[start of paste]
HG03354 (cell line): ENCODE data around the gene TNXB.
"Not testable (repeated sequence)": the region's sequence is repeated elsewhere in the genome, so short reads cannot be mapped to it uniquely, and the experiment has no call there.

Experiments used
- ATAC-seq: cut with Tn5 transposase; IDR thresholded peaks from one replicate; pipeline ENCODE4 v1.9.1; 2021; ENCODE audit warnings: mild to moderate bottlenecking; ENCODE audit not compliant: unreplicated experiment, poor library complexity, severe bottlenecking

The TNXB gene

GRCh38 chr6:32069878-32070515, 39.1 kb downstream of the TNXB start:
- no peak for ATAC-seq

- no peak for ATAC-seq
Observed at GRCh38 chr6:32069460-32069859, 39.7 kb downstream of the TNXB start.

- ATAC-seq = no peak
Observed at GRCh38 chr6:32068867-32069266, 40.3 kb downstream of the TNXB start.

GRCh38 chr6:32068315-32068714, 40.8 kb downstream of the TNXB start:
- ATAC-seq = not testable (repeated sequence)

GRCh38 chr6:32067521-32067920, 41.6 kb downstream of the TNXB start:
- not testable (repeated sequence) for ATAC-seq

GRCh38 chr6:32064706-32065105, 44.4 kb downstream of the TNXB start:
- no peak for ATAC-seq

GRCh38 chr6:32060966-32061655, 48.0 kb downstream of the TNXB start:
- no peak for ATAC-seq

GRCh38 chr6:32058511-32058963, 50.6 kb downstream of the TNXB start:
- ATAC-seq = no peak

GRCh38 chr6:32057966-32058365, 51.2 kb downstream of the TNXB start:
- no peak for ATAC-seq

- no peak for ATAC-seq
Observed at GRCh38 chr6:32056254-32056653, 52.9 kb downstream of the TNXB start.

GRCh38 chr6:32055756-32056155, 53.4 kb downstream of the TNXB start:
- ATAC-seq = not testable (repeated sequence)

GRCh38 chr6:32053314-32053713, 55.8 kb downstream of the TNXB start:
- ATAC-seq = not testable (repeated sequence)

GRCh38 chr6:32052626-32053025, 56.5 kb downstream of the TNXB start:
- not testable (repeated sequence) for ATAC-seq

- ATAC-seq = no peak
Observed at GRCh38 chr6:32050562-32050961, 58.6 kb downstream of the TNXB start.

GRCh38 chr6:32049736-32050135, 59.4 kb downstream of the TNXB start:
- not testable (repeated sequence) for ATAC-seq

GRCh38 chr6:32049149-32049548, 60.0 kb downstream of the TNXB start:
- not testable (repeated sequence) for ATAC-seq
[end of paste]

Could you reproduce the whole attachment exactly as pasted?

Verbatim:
HG03354 (cell line): ENCODE data around the gene TNXB.
"Not testable (repeated sequence)": the region's sequence is repeated elsewhere in the genome, so short reads cannot be mapped to it uniquely, and the experiment has no call there.

Experiments used
- ATAC-seq: cut with Tn5 transposase; IDR thresholded peaks from one replicate; pipeline ENCODE4 v1.9.1; 2021; ENCODE audit warnings: mild to moderate bottlenecking; ENCODE audit not compliant: unreplicated experiment, poor library complexity, severe bottlenecking

The TNXB gene

GRCh38 chr6:32069878-32070515, 39.1 kb downstream of the TNXB start:
- no peak for ATAC-seq

- no peak for ATAC-seq
Observed at GRCh38 chr6:32069460-32069859, 39.7 kb downstream of the TNXB start.

- ATAC-seq = no peak
Observed at GRCh38 chr6:32068867-32069266, 40.3 kb downstream of the TNXB start.

GRCh38 chr6:32068315-32068714, 40.8 kb downstream of the TNXB start:
- ATAC-seq = not testable (repeated sequence)

GRCh38 chr6:32067521-32067920, 41.6 kb downstream of the TNXB start:
- not testable (repeated sequence) for ATAC-seq

GRCh38 chr6:32064706-32065105, 44.4 kb downstream of the TNXB start:
- no peak for ATAC-seq

GRCh38 chr6:32060966-32061655, 48.0 kb downstream of the TNXB start:
- no peak for ATAC-seq

GRCh38 chr6:32058511-32058963, 50.6 kb downstream of the TNXB start:
- ATAC-seq = no peak

GRCh38 chr6:32057966-32058365, 51.2 kb downstream of the TNXB start:
- no peak for ATAC-seq

- no peak for ATAC-seq
Observed at GRCh38 chr6:32056254-32056653, 52.9 kb downstream of the TNXB start.

GRCh38 chr6:32055756-32056155, 53.4 kb downstream of the TNXB start:
- ATAC-seq = not testable (repeated sequence)

GRCh38 chr6:32053314-32053713, 55.8 kb downstream of the TNXB start:
- ATAC-seq = not testable (repeated sequence)

GRCh38 chr6:32052626-32053025, 56.5 kb downstream of the TNXB start:
- not testable (repeated sequence) for ATAC-seq

- ATAC-seq = no peak
Observed at GRCh38 chr6:32050562-32050961, 58.6 kb downstream of the TNXB start.

GRCh38 chr6:32049736-32050135, 59.4 kb downstream of the TNXB start:
- not testable (repeated sequence) for ATAC-seq

GRCh38 chr6:32049149-32049548, 60.0 kb downstream of the TNXB start:
- not testable (repeated sequence) for ATAC-seq